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Course Description
Course Objectives
Target Audience
Course Faculty

Course description:
Improving the quality of care through implementation of evidence-based tobacco cessation and relapse prevention services for cancer patients has considerable potential to decrease the burden of cancer. Yet, cancer diagnosis and treatment is often unappreciated by health professionals as a teachable moment where tobacco cessation interventions can be implemented (Weavera et al., 2012; Simmons et al., 2012; Gritz et al., 2006). Moreover, interventions by health care professionals have been shown to be effective in increasing the tobacco abstinence rate among cancer patients (Elyse et al., 2011).

Continued tobacco use by cancer patients reduces the effectiveness of many cancer treatments and increases the likelihood of morbidity, disease-specific and overall mortality. Evidence suggests that risk of dying from cancer could be lowered by 30–40%, by quitting smoking at the time of diagnosis. For some cancer diagnoses, the benefit of smoking cessation may be equal to, or even exceed, the value of state-of-the-art cancer therapies. For those undergoing cancer treatments, tobacco cessation improves post-surgical wound healing and therapy response, lowers the risk of respiratory complications, and may decrease the possibility of recurrence of a second primary cancer (Warren et al. Int. J. Cancer 2013).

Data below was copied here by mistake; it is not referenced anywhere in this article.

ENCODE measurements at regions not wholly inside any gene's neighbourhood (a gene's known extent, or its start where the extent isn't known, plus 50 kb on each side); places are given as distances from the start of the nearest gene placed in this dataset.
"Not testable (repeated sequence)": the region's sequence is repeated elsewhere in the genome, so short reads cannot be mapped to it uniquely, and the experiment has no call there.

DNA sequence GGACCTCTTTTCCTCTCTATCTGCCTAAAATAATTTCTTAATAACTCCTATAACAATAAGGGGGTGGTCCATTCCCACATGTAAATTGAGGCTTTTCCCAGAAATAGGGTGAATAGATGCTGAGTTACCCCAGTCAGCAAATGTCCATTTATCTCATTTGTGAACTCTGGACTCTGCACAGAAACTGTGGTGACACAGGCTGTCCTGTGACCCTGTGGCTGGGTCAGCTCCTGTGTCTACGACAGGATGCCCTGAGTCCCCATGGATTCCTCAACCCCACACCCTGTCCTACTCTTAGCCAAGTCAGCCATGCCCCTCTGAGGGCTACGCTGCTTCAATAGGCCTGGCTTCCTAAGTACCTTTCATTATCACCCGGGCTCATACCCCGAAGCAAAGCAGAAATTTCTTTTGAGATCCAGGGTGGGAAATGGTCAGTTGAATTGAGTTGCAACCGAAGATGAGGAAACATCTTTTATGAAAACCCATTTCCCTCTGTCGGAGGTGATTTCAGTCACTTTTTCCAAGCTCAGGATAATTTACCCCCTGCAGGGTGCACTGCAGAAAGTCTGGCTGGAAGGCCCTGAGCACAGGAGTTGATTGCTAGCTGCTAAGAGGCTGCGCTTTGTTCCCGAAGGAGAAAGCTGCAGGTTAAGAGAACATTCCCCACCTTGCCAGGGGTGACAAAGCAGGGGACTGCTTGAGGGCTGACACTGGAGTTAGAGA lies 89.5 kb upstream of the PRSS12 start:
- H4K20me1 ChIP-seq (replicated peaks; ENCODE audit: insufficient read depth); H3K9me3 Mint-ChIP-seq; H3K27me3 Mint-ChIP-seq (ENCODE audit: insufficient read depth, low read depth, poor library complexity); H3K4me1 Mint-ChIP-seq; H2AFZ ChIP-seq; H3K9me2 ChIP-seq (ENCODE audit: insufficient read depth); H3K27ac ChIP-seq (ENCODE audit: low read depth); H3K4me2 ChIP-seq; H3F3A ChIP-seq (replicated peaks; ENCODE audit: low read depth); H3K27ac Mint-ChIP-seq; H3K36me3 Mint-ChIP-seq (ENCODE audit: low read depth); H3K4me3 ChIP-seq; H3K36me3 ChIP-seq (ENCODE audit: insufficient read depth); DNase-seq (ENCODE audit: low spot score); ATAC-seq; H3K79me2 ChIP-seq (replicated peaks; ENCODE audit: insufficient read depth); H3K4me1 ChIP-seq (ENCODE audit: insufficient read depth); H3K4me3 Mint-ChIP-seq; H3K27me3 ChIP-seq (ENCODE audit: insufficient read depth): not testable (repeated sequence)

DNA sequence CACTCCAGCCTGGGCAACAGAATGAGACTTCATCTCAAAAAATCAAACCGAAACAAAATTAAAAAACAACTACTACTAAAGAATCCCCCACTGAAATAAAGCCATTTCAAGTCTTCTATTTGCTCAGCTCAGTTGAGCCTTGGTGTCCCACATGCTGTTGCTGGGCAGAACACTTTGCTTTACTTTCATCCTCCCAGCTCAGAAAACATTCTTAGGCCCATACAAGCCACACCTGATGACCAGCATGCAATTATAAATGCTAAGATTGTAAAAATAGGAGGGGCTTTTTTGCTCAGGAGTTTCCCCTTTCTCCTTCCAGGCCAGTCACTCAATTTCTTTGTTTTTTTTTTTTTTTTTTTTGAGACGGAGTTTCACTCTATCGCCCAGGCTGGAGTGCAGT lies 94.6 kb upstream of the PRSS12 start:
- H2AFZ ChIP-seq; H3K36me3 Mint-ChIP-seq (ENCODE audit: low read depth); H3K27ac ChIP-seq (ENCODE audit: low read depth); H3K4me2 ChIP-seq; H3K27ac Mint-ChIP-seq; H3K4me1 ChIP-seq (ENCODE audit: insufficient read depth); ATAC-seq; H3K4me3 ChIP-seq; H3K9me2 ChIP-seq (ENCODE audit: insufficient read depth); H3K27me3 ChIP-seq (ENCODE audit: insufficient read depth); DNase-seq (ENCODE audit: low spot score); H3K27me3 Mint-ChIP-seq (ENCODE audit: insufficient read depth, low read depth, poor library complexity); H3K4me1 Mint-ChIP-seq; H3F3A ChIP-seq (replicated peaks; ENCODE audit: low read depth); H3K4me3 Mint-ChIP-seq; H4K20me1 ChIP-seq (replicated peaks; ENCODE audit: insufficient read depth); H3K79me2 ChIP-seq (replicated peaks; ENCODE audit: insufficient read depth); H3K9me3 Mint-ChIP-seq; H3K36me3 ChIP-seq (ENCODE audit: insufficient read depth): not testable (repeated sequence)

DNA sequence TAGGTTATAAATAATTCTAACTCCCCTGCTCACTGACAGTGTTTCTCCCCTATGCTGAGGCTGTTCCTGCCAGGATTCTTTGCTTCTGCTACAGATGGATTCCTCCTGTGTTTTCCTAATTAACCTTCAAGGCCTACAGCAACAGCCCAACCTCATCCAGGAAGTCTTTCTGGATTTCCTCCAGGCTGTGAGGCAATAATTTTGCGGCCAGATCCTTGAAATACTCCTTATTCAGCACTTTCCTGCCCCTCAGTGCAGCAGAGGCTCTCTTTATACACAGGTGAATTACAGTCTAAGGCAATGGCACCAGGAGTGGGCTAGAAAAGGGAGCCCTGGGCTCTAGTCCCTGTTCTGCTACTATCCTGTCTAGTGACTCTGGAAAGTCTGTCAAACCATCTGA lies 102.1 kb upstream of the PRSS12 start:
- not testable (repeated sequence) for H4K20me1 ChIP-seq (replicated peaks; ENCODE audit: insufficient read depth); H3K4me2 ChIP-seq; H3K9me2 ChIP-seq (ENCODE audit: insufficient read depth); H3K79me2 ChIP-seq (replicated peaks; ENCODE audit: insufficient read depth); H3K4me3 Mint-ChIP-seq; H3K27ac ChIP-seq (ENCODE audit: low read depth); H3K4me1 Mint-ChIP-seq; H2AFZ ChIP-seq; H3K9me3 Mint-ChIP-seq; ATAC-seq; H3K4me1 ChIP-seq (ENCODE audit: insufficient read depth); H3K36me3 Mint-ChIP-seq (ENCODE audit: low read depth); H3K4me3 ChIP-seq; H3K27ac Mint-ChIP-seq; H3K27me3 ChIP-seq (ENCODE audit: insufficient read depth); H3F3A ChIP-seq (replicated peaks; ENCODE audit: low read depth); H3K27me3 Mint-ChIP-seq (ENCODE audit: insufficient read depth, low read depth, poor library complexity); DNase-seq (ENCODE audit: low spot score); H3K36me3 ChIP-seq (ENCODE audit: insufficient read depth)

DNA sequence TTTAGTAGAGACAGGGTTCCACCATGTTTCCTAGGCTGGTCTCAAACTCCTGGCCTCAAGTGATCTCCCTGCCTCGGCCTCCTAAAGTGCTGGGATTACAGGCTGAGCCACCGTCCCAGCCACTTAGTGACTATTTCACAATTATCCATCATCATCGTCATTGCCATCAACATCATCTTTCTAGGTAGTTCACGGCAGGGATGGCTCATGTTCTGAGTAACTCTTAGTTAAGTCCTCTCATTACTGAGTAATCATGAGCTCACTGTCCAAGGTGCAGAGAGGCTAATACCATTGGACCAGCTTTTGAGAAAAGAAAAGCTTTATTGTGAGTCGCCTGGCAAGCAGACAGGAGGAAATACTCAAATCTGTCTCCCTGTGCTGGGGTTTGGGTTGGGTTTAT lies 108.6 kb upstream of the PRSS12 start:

Offering evidence-based tobacco cessation and relapse prevention services represents an opportunity to improve the quality of cancer care, as evidenced by the American Society of Clinical Oncology’s (ASCO) Quality Oncology Practice Initiative (QOPI) now including four core quality indicators related to tobacco (e.g., documenting tobacco use status, recommending cessation counselling, administering/referring cessation counselling, cessation services administered appropriately). While evidence-based approaches to tobacco cessation and relapse prevention exist, these services are rarely offered to cancer patients and/or their families/caregivers in cancer care settings.

This workshop will promote the uptake, improvement, and expansion of evidence-based, systems approaches to tobacco cessation and relapse prevention in cancer care systems.

Teaching methods:
Pre-Course Learning Period:

- Pre-Learning Assignment
- Completion of selected Global Tobacco Control courses
- Journal Club (assigned readings and guided learning questions)

In-Course Learning:

- Lectures
- Case Study Exercises
- Group Work

Course objectives:
As a result of participating in the Master Course, participants will gain relevant knowledge and skills to adopt an evidence-based, systems approach to tobacco cessation and relapse prevention for cancer patients, or expand/enhance existing tobacco cessation and relapse prevention programs for cancer patients.
By the end of the course, participants will be able to apply the following in their own jurisdiction:

• Describe the importance of evidence-based tobacco cessation and relapse prevention for cancer patients, as well as for cancer care quality improvement